I love that the story unfolds in layers.  You don’t know where it is going, but the slow peeling away shows the complexity of people and situations.  The book doesn’t shy away from confronting stereotypes and looking beyond appearances.  I like that there is some discussion of Islamophobia, when Ahmad is overheard speaking Arabic for example, but the character that needs the most standing-up for is an elderly white woman.  The small pivot allows the book to avoid a familiar theme and shows the reader a Muslim shop owner helping the tattered woman that the town fears and resents. I enjoyed the strong reminder of how women and science and their careers have not been widely accepted until recently.  I think many readers will be surprised that much of Abigail’s rumors stem from her being a brilliant educated woman that society struggled to respect then and now.  I absolutely love the science and space aspects that bring Ruby Moon, her neighbor, and her class project together.

I wish there was a little bit more about her mom and her relationship at the end.  The disconnect in their relationship warranted the sparse information in the majority of the story, but I needed some hope for the two of them.  Same for the relationship with Cecy.  I get that Ruby doesn’t have a good relationship with her mom’s cousin, but as Ruby grew in so many ways, I wish that her appreciation of what Cecy has done for her and her mom would have also been realized in some capacity.

FLAGS:

Ruby being dishonest. Death, injury of a pet, physical assault, bullying, teasing, Islamophobia.  

TOOLS FOR LEADING THE DISCUSSION:

I probably wouldn’t focus an entire book club on this book, but I think it would be a great addition to a summer reading list.  The insight into a character trying to find herself within her own family and experiences with connections to history and science would be a benefit to any child to read and reflect upon.

The Girl Who Stole an Elephant by Nizrana Farook

Standard
The Girl Who Stole an Elephant by Nizrana Farook

elephantI have to admit this 240 page middle grade OWN voice book had me invested and glued to the pages.  I was swept away to Sri Lanka and in disbelief at the boldness, cleverness, and spunkiness of the Robin Hood-esque 12-year-old protagonist.  I could not put it down as my head worked over time to figure out how this trio of children, one being a Muslim girl, was going to get out of the heap of trouble they had caused.  Yes, admittedly it wraps up a bit too quickly and simply, the main character Chaya doesn’t learn her lesson and is a terrible friend, and there isn’t a good moral of lying and stealing being bad.  But all that aside, the book is a fun adventure that while written pretty straightforward and clearly, is rich in adventure, culture, and excitement for second to fourth grade readers (and 40 year old moms that love strong girls).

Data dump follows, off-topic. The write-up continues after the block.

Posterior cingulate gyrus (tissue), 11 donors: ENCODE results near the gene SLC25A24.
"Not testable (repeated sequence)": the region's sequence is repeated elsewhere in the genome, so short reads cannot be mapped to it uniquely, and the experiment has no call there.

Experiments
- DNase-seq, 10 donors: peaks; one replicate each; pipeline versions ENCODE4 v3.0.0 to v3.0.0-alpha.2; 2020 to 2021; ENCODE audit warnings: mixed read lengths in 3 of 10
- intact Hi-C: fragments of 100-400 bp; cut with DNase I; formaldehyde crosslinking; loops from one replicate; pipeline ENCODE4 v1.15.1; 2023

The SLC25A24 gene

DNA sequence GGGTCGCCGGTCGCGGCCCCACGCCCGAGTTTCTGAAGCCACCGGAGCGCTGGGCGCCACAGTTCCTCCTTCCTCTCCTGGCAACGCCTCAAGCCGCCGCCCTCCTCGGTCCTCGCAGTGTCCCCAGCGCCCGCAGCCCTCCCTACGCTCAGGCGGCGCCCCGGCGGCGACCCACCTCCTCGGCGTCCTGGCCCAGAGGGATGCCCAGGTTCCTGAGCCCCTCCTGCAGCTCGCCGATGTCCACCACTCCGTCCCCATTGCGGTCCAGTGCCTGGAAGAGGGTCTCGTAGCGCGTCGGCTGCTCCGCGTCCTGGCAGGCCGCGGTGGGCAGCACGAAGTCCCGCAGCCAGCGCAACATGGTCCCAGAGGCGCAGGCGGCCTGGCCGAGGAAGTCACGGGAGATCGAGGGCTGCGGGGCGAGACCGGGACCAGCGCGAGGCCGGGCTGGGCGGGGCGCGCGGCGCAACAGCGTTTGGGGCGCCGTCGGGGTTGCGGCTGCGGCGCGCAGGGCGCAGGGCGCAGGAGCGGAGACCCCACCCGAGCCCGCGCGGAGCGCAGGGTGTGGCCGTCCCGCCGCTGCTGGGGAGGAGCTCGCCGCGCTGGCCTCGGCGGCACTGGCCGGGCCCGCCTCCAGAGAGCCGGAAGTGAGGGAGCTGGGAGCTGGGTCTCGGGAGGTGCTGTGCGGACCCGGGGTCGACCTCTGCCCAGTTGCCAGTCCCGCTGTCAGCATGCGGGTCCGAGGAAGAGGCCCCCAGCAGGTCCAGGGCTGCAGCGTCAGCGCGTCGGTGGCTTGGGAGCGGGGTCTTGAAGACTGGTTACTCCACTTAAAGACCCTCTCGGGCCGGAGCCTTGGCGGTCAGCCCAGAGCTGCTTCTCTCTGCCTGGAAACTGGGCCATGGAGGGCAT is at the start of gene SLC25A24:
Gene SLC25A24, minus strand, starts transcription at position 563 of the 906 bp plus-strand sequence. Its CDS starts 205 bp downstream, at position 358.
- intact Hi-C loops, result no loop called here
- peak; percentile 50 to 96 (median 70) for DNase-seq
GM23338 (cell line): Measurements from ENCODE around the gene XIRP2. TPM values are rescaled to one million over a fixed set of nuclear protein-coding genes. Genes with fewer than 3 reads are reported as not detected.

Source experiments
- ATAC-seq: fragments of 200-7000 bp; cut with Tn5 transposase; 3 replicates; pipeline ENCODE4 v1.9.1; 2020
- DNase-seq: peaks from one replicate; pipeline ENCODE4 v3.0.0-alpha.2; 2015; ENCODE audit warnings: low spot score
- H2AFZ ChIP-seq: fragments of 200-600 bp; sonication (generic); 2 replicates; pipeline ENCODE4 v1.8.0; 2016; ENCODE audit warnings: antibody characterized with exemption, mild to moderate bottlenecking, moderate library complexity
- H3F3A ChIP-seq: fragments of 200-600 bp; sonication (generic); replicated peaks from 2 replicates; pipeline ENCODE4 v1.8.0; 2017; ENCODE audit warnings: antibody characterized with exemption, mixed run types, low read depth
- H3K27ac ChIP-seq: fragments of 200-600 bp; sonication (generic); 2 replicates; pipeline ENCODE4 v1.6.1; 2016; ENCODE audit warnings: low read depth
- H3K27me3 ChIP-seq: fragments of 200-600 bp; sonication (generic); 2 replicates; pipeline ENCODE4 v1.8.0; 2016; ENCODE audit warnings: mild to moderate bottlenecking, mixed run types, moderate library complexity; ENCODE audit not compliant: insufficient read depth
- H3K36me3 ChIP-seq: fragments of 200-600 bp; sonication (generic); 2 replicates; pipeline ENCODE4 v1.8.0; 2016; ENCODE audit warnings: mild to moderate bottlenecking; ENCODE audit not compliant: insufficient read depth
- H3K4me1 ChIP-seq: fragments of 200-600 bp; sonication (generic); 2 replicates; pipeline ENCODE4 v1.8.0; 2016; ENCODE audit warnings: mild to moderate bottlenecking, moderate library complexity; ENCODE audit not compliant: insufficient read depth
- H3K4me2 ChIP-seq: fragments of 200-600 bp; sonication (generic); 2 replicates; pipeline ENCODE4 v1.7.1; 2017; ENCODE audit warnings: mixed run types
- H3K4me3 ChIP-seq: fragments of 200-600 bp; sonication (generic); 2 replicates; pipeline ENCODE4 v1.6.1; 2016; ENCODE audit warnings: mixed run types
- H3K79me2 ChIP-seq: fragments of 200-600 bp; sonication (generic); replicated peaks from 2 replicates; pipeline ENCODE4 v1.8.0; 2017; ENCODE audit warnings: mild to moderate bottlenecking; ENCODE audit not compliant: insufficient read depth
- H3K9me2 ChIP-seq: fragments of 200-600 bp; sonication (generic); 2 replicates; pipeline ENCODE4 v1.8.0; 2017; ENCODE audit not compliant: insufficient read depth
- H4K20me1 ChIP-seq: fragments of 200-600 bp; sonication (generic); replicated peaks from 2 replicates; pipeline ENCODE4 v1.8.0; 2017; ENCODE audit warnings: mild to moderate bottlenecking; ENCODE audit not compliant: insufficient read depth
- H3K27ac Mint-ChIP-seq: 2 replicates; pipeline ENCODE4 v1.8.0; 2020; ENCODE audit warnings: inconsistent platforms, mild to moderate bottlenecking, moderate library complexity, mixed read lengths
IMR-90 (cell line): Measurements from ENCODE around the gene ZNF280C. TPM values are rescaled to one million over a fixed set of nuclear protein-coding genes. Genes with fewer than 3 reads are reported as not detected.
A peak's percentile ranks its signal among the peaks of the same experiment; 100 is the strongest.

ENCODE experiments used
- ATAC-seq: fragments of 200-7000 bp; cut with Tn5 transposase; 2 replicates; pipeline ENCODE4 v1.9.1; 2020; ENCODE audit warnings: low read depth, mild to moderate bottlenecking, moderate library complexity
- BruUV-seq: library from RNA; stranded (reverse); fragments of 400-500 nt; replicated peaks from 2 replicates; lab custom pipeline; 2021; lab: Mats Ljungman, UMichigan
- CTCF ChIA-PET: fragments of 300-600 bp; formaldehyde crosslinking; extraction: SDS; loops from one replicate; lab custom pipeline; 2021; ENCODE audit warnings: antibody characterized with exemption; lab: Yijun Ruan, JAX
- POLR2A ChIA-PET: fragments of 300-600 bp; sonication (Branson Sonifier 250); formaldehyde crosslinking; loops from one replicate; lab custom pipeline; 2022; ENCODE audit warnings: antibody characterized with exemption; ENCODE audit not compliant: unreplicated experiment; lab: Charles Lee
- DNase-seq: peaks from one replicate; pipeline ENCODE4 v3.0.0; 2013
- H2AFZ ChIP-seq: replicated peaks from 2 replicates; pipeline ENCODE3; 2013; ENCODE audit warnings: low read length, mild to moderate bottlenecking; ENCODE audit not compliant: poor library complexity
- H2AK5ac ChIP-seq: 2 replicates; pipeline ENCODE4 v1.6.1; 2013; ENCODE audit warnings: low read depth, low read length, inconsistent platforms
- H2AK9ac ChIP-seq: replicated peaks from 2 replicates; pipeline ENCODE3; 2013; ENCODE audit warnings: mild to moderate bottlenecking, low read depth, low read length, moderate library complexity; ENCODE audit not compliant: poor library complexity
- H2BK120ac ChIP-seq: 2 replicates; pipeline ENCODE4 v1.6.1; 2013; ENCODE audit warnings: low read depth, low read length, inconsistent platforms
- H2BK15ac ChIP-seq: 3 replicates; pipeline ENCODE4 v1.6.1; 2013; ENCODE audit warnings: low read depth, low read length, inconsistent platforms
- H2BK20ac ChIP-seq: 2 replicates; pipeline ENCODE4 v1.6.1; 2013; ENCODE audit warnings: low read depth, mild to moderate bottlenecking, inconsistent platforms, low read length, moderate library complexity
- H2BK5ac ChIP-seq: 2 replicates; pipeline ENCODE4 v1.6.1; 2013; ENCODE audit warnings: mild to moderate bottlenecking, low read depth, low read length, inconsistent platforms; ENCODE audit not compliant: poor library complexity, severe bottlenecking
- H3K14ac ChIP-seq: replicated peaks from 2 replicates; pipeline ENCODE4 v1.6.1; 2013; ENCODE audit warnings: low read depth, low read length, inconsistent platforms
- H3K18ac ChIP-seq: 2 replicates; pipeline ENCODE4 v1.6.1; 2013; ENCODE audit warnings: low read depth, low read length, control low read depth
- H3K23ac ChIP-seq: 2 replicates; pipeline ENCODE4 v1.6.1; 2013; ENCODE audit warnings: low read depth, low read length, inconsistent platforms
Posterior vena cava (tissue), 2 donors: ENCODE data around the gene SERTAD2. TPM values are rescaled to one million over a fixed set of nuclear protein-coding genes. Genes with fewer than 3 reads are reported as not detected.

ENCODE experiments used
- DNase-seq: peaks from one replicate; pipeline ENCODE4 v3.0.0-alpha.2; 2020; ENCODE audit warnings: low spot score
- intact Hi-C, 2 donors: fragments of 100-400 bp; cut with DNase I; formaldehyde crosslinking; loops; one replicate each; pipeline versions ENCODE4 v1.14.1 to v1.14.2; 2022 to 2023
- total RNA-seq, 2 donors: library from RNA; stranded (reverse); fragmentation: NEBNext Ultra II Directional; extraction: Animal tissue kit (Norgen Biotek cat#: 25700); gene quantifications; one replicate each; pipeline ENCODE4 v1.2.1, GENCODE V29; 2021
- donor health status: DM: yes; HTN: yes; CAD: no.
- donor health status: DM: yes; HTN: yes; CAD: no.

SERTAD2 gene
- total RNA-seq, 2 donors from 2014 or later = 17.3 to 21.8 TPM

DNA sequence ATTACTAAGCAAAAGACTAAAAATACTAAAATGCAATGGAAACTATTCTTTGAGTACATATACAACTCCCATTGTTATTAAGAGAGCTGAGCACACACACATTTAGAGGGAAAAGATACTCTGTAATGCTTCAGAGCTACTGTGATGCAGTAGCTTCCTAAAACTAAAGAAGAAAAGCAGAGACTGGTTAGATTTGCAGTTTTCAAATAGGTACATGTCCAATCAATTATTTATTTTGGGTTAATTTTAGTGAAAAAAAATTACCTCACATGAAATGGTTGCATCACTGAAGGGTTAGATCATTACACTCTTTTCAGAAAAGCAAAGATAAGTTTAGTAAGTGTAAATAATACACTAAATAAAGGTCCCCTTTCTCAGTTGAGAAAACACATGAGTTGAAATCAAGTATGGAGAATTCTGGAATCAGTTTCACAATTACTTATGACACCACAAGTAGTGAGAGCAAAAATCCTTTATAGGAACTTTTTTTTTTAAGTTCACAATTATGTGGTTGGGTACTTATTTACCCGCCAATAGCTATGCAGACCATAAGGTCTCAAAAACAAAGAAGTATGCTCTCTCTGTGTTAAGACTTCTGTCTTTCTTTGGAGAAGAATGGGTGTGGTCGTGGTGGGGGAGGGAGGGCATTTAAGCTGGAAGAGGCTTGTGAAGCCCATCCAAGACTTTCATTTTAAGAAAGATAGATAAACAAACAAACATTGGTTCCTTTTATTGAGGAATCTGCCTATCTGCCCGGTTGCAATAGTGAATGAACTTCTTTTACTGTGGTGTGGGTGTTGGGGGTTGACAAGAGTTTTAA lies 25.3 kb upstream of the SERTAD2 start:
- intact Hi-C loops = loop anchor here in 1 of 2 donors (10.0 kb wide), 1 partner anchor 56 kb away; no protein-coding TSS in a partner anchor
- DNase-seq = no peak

SYNOPSIS:

Chaya is the daughter of a tribal representative, whose mother has passed away.  She goes to school, attends the temple once a week to learn Sanskrit, and at dawn is known to steal things to give to those in need.  At night time, people are on guard, expecting trouble, but dawn seems to be the perfect time to take what she needs from people that won’t even notice.  The book starts out with her stealing jewels from the Queen with the hopes of helping a friend who was bitten by a crocodile get medical help in the next town over.  The people in Sarendib have an unjust king, and stealing from his wife to help take care of people that need assistant is a job Chaya takes seriously.  Her heart is in the right place, but when a guard sees her she stops to visit a friend who works in a wood shop to hide the jewels until the heat dies down.  The box they hide the stolen goods in is purchased by a young Muslim girl, and now Chaya has to steal them back from her to get them to people that are in need.

The chain of events is just getting started, and when the jewels are discovered the wood working Neel takes the blame and is imprisoned, and the new girl in town, Nour, is determined to help free Neel from prison and save the villagers from being tormented by the royal guards.  Chaya devises a plan to free Neel from the palace dungeons, but nothing ever quite goes to plan and all the prisoners are freed.   As she runs to escape her own doom, she steals an elephant to get away, the king’s elephant.